Monday, July 14, 2008

Evolution and the Stockholm Syndrome

One of the things I'm wont to speculate about wildly after imbibing a few too many beers is the possibility that the Stockholm Syndrome is in fact an evolved psychological adaptation. The logic is simple: women, especially young women, seem to be most likely to develop the syndrome and if coming to identify with one's captors is an effective survival strategy and if being kidnapped was a recurrent survival problem in the environment of evolutionary adaptiveness, then it's likely evolution would have favored such a psychological mechanism. The problem, of course, is that data about the Stockholm Syndrome is extremely difficult to come by for the simple reason that doing experiments would be deeply unethical. Indeed, there is some reason to think the syndrome does not exist, that it is an urban myth. Moreover, determining whether Stockholm syndrome is an adaptation is even more difficult: we don't have nearly enough data to settle the issue one way or the other, and I've tried and tried but failed to come up with an ethical way of approaching this topic experimentally. (I considered doing by MA thesis on this but the lack of data and the impossibility of doing experiments dissuaded me. I doubt my university's ethics committee would have looked kindly upon a proposal to kidnap a bunch of doe-eyed first years...). Unless someone comes up with a novel experimental technique, in other words, I doubt we could ever settle this issue.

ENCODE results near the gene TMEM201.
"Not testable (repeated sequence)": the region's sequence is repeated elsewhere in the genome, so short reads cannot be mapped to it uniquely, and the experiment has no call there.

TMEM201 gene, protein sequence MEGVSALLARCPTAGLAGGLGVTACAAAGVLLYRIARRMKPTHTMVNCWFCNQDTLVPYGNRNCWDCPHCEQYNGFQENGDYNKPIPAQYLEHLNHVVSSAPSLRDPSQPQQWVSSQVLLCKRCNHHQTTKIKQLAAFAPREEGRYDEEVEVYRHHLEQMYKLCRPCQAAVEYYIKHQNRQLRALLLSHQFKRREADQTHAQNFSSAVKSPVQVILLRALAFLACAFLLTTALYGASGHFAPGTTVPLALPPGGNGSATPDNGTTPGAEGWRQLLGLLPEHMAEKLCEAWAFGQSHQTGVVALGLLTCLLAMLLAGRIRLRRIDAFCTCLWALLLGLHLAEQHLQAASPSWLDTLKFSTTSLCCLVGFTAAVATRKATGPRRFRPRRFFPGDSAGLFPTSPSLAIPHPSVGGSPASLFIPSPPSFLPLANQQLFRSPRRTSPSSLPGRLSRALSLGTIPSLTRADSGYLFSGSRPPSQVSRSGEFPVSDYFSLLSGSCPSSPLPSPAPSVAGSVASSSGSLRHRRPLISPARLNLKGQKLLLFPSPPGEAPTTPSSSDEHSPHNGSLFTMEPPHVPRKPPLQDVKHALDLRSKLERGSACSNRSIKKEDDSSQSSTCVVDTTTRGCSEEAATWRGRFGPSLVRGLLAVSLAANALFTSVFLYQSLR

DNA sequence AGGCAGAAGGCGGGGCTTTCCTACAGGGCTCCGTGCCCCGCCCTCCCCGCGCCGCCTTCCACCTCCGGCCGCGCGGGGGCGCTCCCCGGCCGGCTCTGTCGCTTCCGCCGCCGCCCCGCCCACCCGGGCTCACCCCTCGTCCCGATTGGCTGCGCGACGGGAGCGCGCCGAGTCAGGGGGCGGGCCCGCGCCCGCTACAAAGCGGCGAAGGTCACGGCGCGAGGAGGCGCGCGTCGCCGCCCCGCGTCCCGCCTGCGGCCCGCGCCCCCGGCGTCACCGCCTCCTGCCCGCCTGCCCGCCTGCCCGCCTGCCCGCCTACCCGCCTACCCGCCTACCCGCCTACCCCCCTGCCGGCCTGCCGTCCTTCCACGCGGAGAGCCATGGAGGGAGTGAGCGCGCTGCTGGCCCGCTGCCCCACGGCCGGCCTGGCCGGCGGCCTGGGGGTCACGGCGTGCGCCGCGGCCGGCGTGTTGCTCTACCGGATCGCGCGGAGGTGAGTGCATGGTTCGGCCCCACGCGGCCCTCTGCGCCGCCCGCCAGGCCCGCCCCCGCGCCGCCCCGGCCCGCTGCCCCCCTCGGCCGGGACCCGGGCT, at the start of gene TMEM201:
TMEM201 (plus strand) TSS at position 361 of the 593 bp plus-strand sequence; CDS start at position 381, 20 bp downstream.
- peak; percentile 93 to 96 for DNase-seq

Nonetheless, evidence is accumulating about one aspect of this problem: whether being kidnapped was a recurrent event in human evolutionary history. We already know women are regularly subject to capture in contemporary non-state societies (Keeley, 1996), but is the same true through history? A paper recently published in the journal Antiquity provides an interesting way to start answering this question: simply determine whether adult female skeletons are represented proportionally in ancient mass graves. (Note: I haven't been able to get access to the full paper, my institution's electronic access to journals is pitiful. I'm relying entirely on the abstract and a single news report). At a Linearbandkeramik site in Talheim, Germany the authors of this paper found that adult women were systematically underrepresented in a mass grave and this, the authors argue, suggests the women were selectively taken. Indeed, a very similar result was obtained at the site of the Crow Creek massacre. If these findings hold up, and if many more similar cases are found, we would have pretty solid (if entirely circumstantial) evidence that being kidnapped was indeed a recurrent problem in human history and that there thus might have been selection pressure for some kind of adaptation.

This kind of data, I must emphasize, is at best suggestive: as I said, I doubt we will ever be able to say for certain whether the Stockholm syndrome is an adaptation or not (or even whether it exists or not). It's still an interesting topic to speculate about over a few beers, however.

(See also: "Sex, Drugs and Cults" by Keith Henson).

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